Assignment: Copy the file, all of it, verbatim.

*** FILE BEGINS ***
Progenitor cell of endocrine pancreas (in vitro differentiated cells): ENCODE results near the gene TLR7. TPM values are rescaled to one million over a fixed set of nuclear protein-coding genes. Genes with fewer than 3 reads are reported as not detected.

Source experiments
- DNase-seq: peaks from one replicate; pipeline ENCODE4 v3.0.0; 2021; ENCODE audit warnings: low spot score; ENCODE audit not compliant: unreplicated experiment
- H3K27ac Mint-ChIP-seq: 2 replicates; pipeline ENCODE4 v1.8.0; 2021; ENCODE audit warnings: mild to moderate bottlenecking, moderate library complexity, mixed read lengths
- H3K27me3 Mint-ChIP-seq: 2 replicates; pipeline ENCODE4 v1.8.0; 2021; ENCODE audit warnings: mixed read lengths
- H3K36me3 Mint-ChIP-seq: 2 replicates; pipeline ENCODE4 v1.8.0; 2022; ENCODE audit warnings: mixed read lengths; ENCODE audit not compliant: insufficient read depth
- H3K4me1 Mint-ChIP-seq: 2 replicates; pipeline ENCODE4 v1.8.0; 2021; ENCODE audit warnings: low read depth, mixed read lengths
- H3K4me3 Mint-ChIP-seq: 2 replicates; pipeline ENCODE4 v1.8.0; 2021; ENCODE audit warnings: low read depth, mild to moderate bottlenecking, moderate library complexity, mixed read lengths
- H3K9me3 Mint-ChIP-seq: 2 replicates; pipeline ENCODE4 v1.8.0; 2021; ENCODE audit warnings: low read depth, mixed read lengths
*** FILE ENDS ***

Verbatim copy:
Progenitor cell of endocrine pancreas (in vitro differentiated cells): ENCODE results near the gene TLR7. TPM values are rescaled to one million over a fixed set of nuclear protein-coding genes. Genes with fewer than 3 reads are reported as not detected.

Source experiments
- DNase-seq: peaks from one replicate; pipeline ENCODE4 v3.0.0; 2021; ENCODE audit warnings: low spot score; ENCODE audit not compliant: unreplicated experiment
- H3K27ac Mint-ChIP-seq: 2 replicates; pipeline ENCODE4 v1.8.0; 2021; ENCODE audit warnings: mild to moderate bottlenecking, moderate library complexity, mixed read lengths
- H3K27me3 Mint-ChIP-seq: 2 replicates; pipeline ENCODE4 v1.8.0; 2021; ENCODE audit warnings: mixed read lengths
- H3K36me3 Mint-ChIP-seq: 2 replicates; pipeline ENCODE4 v1.8.0; 2022; ENCODE audit warnings: mixed read lengths; ENCODE audit not compliant: insufficient read depth
- H3K4me1 Mint-ChIP-seq: 2 replicates; pipeline ENCODE4 v1.8.0; 2021; ENCODE audit warnings: low read depth, mixed read lengths
- H3K4me3 Mint-ChIP-seq: 2 replicates; pipeline ENCODE4 v1.8.0; 2021; ENCODE audit warnings: low read depth, mild to moderate bottlenecking, moderate library complexity, mixed read lengths
- H3K9me3 Mint-ChIP-seq: 2 replicates; pipeline ENCODE4 v1.8.0; 2021; ENCODE audit warnings: low read depth, mixed read lengths